The Stanley Meyer Murder Theory Explained

Does a car that runs on water rather than gasoline sound like a science fiction fantasy? As recently as the 1970s, this technological advance seemed possible. At the heart of these vehicles would be a hydrogen fuel cell, turning water into energy, a concept developed by American inventor Stanley Meyer. This development piqued the interest of many and was made all the more urgent at the time due sky-high gas prices, a limited oil supply, and a decline in U.S. auto sales. For these reasons, members of the public, investors, and certain government officials from all over the world were eager to see if Stanley Meyer's technological innovation could truly replace the gasoline-powered car.

Unfortunately, Meyer's concept — splitting water and oxygen and hydrogen, which would then power the vehicle — violates several laws of physics, even though Meyer was granted a patent for his water-powered engine by the U.S. Government. For this reason, it was widely believed that when the rubber hit the road, Meyer's automobiles would fail, and he even had to pay some investors back. According to Politifact, though, Meyer continued to meet with foreign investors, and at one such meeting in 1998, he rushed outside from the table, vomited, and is alleged to have said, "They poisoned me," before dying. According to a 2007 report by The Columbus Dispatch, the cause of death was officially ruled a brain aneurysm; Meyer suffered from high blood pressure. Others weren't so sure about that conclusion.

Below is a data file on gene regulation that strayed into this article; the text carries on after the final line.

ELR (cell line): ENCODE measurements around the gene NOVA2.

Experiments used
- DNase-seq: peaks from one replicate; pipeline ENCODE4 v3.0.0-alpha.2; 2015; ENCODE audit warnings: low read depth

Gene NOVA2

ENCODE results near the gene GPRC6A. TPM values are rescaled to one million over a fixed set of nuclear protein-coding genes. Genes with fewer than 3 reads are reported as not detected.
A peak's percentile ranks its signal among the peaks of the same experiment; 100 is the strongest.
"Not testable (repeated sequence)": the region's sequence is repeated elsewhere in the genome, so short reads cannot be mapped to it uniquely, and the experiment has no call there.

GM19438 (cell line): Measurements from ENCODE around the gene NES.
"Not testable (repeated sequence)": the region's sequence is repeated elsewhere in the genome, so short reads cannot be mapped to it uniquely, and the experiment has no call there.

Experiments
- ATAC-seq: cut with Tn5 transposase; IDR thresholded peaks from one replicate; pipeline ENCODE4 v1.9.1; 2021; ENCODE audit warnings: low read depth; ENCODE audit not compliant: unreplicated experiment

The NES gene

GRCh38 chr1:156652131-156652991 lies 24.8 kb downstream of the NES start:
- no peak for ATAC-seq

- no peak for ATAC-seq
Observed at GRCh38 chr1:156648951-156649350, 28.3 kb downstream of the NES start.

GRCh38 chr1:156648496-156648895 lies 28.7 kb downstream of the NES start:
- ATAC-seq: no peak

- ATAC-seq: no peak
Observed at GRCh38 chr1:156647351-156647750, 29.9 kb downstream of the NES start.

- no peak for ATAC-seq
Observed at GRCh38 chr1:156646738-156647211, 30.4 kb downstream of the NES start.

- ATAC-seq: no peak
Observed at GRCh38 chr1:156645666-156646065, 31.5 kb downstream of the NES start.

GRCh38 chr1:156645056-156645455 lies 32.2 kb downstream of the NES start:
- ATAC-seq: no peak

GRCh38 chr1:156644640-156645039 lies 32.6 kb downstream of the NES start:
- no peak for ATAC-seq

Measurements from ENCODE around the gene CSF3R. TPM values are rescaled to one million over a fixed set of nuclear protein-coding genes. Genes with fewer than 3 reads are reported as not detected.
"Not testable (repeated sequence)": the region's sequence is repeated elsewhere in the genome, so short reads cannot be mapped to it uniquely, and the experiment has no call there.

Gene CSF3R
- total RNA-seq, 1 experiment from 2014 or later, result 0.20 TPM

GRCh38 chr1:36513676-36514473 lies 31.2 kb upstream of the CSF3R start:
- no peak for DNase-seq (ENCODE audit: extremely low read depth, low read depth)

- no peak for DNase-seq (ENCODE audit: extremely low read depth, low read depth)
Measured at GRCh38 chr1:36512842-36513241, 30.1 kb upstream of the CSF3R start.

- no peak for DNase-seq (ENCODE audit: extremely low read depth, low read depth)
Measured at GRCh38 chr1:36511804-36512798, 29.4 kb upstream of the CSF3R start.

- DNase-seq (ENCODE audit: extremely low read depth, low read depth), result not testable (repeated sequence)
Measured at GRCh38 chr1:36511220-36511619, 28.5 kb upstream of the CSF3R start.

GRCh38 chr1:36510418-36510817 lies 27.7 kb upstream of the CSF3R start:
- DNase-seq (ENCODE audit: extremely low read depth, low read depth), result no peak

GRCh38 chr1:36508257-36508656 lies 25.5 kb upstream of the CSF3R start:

Was the Pentagon responsible?

The highly-unsubstantiated theory about the death of Stanley Meyer is that he was murdered by the Pentagon, and that maybe there was something more to Meyer's water-powered vehicle than many once believed. Motivating the killing, according to what some people believe, was concern from Big Oil about how a water-powered car might affect their market share, per Gaia. And according to The Columbus Dispatch, others potentially motivated to kill Meyer could include members of the Saudi Arabian oil industry, and even the Belgium investors with whom he was meeting right before he died.

Either way, some think these forces conspired with members of the U.S. Government to kill Meyer's creation in the cradle, or to take his transportation-transforming invention for themselves, by having him murdered. There is no actual evidence that Meyer, age 57, was killed by the U.S Government, or anyone else, for that matter, and the patents for his water engine have now expired, meaning the project could be picked up again by almost anyone. Maybe then we'll know if there was really something to it.